Cultural change: Does your organization need it?
Managing culture and driving cultural change is fundamental to running a thriving business.
There are times when cultural change is a time-sensitive priority. For example, have you had leadership change? Are you going through a merger or acquisition? Is turnover high? Has morale dropped? Have you experienced a public embarrassment? All of these illuminate a need to understand culture and manage cultural change. Yes, neglecting culture can be devastating to the health of your organization.
Even in the best of times, you want everyone to unite around a small set of core principles and values that will drive success. Above all, you want to build a culture that stimulates pride, drives achievement, and contributes to society.
Now is the time to define your core culture and weave those principles and values into everything you do. Above all, take these steps to make culture your hidden asset. Make culture be the force that drives your business.
Cultural change, Step #1: Conduct a culture assessment. Define your organization’s central principles and core values.
Do you know how to conduct an organizational culture assessment? In other words, do you know how to identify the principles and values that are core to your culture? Uncover the Purpose, distinctive and enduring Philosophy, and strategic Priorities. The process must be an organization-wide experience. In effect, everyone participates!
Cultural change, Step #2: Survey employees. Identify the most critical drivers to increase employee engagement.
Survey employee engagement to obtain your Employee Engagement Index. And, discover the key drivers of engagement. These key drivers are your prime opportunities to increase employee engagement. Likewise, they are the universal Priorities of your Core Culture. Your workplace must be a humane workplace. To that end, it must bring out the best in each individual. Therefore, this survey highlights the Priorities to focus on internally. As a result, employees and the organization will thrive.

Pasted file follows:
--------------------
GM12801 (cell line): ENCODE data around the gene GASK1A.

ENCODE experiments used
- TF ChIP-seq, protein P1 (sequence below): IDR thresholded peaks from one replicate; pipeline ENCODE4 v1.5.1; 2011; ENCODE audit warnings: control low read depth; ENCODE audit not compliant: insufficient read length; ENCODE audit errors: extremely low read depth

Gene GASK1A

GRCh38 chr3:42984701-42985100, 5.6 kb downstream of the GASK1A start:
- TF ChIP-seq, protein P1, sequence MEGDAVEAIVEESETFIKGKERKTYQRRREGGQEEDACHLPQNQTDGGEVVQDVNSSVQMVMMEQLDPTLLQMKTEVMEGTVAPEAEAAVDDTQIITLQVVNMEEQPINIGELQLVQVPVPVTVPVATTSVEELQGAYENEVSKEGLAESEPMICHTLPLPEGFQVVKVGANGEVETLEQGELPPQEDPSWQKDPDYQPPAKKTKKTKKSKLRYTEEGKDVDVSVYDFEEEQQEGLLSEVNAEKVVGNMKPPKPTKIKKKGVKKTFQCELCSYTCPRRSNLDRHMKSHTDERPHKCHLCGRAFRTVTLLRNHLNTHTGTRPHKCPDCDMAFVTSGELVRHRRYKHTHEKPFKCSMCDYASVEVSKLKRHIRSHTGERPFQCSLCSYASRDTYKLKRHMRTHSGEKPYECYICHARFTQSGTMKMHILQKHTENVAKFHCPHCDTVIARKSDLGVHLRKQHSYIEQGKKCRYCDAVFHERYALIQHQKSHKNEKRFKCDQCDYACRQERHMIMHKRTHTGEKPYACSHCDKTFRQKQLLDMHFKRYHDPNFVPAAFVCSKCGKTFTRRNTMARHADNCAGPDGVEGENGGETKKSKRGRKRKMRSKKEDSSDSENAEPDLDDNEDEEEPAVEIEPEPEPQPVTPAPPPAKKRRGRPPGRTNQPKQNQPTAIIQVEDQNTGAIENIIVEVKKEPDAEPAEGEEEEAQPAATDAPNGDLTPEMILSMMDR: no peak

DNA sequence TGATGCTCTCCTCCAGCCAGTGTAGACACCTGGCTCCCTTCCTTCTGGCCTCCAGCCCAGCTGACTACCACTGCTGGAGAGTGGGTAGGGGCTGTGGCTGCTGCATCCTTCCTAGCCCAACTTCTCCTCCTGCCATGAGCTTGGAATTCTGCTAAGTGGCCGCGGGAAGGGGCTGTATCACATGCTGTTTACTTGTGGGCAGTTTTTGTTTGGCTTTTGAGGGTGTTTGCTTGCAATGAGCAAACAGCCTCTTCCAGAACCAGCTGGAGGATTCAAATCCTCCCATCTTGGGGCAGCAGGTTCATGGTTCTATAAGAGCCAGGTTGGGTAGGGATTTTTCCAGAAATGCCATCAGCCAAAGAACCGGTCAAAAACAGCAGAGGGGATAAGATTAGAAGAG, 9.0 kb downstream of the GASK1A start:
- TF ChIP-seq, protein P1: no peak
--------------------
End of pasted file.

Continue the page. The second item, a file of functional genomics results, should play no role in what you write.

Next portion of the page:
Cultural change, Step #3: Finally, manage cultural change by aligning the Five Ps.
Align the Five Ps. To sum it up, employees must practice the principles and values that drive performance. This means align the Practices and Projections with the Purpose, Philosophy, and Priorities of the Core Culture. Everyone’s goal is to be better at living the Core Culture each and every day.
Now, there is a cultural change management strategy that unites everyone in the organization. All will share a set of central principles and core values that will guide change and drive success. To sum up, achieve success for the company and for each employee working for it!
You can manage cultural change from the inside out. Just integrate the Core Culture principles and values in everything you do.
Sometimes, you only need to be better at being who you say you are. Other times, you need more extreme change in order to thrive.
Successful companies know their Core Culture. Additionally, employees align the Five Ps each and every day.
You can watch this video to learn about the importance of alignment. Above all, achieve successful cultural change by aligning your Core Culture with the Practices and Projections.
Consulting, speaking and books
Have Sheila help you define and shape your organizational culture and manage cultural change.
- Sheila provides consulting services. She is also a culture coach. Sheila provides in-person and virtual culture support.
- Invite her to speak to your group on the power of purpose and core values, culture change, and employee engagement.
- And, of course, read her books on culture and culture change.
Contact Sheila to guide you in driving cultural change. Make culture be the force that drives your business.
Sheila is President of Workplace Culture Institute, LLC. Her management consulting firm is based in Atlanta, serving companies globally. Sheila conducts cultural assessments and employee engagement surveys, and facilitates culture change by aligning the Five Ps. Use the Contact Form to email Sheila.